While my last report covered this same subject, most of the detail of the Republican tax plan had not yet come to light. Since that time, both the House and the Senate passed the legislation and will now be working to reconcile the differences between the two tax plans. As I pointed out in my previous report, the GOP plan dramatically reduce the corporate tax rate from 35% to 20%. This is in keeping with the worn out and failed Republican playbook of trickle-down economics; give more to those that don’t need it, and somehow some of it will trickle down to those that do.
Tax giveaways do not create jobs or raise wages
While proponents of the bill were originally peddling the idea that this giveaway will create jobs, they added wage increases to the snake oil they are selling. No corporation on the face of the earth will hire addition workers unless there is increased demand for their product. The same holds true for wages. Increased demand for products will create jobs, lower the unemployment rate, and that lower unemployment rate will cause the employer to pay their workers more in order not to lose them to a competitor. But without a tight job market, employers will continue to tell their workers, “You’re lucky to have a job.” So simply throwing money at U.S. corporations that are already sitting on mountains of cash will neither create jobs nor raise wages.
This was recently backed up by a meeting of CEOs called for by the Wall Street Journal. At the meeting, with President Trump’s chief economic advisor, Gary Cohn, (former President of Goldman Sachs) sitting on the stage, those CEOs were asked to raise their hands if they intended to increase capital investments if the tax bill was to become law. Only a few out of the roughly 30 CEOs in attendance raised their hands. The obvious lack of response by those CEOs prompted an embarrassed Cohn to ask, “Why aren’t the other hands up?”
Of course as trade unionists we know the one exception to these market forces is collective bargaining. Through collective bargaining we demand compensation commensurate with the company profits created by our labor. Unfortunately, workers not covered by a collective bargaining agreement will continue to be treated as just a commodity.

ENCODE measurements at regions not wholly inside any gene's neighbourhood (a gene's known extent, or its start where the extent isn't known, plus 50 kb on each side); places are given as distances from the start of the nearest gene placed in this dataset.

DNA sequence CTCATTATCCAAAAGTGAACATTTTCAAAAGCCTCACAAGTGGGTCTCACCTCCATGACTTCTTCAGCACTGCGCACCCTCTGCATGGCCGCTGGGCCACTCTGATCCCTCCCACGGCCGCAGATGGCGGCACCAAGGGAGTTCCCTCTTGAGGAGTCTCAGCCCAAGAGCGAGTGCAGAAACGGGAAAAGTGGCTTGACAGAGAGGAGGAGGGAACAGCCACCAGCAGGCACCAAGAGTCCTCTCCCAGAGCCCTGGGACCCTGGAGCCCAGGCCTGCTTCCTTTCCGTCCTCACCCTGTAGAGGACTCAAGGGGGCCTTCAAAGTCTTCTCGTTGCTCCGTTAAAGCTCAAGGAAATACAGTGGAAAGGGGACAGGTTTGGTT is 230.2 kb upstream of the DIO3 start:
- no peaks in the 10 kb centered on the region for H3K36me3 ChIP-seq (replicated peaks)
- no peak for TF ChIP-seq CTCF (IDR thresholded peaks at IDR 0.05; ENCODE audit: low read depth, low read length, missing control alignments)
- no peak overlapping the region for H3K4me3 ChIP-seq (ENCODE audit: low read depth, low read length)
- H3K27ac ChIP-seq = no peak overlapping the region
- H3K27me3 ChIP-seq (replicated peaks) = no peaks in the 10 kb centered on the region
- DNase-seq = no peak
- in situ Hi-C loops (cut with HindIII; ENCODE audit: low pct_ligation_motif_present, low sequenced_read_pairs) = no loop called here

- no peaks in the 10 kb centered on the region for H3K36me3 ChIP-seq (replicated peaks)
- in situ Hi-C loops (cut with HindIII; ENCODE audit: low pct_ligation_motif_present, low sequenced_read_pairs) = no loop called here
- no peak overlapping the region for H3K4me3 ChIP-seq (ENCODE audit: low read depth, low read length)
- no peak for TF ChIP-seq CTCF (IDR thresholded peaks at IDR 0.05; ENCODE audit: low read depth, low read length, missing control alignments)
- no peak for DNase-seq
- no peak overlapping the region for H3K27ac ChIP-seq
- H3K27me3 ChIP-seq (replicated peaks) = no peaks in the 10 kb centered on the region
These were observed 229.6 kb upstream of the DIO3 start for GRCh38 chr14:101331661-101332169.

Another big giveaway to the rich in these tax bills is the changes to the estate tax. The Senate bill doubles the estate tax exemption to $11 million for individuals and $22 million for couples. According to the non-partisan Tax Policy Center, sons and daughters of millionaires would collectively receive hundreds of billions of new tax cuts over the next two decades. According to a study by the Center of Budget Priorities, only .002% of all estates pay any estate tax. There is no estate tax on money left by 98.8% of Americans, only those of multi-millionaires.
So what does the working class get in this tax plan? The House bill, for for its part, would hit those earning $19,050 and under with tax rate increase from 10% to 12%. Earnings from $19,050 to $77,400 will see a reduced rate from 15% to 12%. Earnings from $77,400 to $156,150 will see no reduction in the current rate of 25%. Earnings between $156,150 – $237,950 would see a reduction from 28% to 25%. There are also reductions in rates above this level, including the top rate.
Middle class on the hook, again
So with the huge reduction in the corporate rate, and the elimination of the estate tax, it’s hard to see how the reconciled version of the House and Senate bills are all about helping the middle class, as proponents claim. But what really blows that claim out of the water is the fact that the Senate version eliminates those cuts for the middle class in 2025, and the massive cut in the corporate rate, and the changes to the estate tax, will be permanent.
To make matters worse, the House bill would eliminate deductions for large medical expenses. And the Senate’s version would eliminate most of the deductions for state and local taxes, permanently!
To pay for this outrageous giveaway to those at the top, when all is said and done, the middle class will wind up paying more, while funding shortfalls for Medicare and Social Security are not addressed in both the House and Senate plans.
Upon passage of the tax bill on November 16, House Speaker Paul Ryan said, “Passing this bill is the single biggest thing we can do to grow the economy, restore opportunity and help these middle-income families that are struggling.”
And President Trump tweeted: “Congratulations to the House of Representatives for passing the #TaxCutsandJobsAct — a big step toward fulfilling our promise to deliver historic TAX CUTS for the American people by the end of the year!”
With the very rich being the greatest beneficiaries, “Bait and Switch” would be the most accurate way to describe this tax scheme!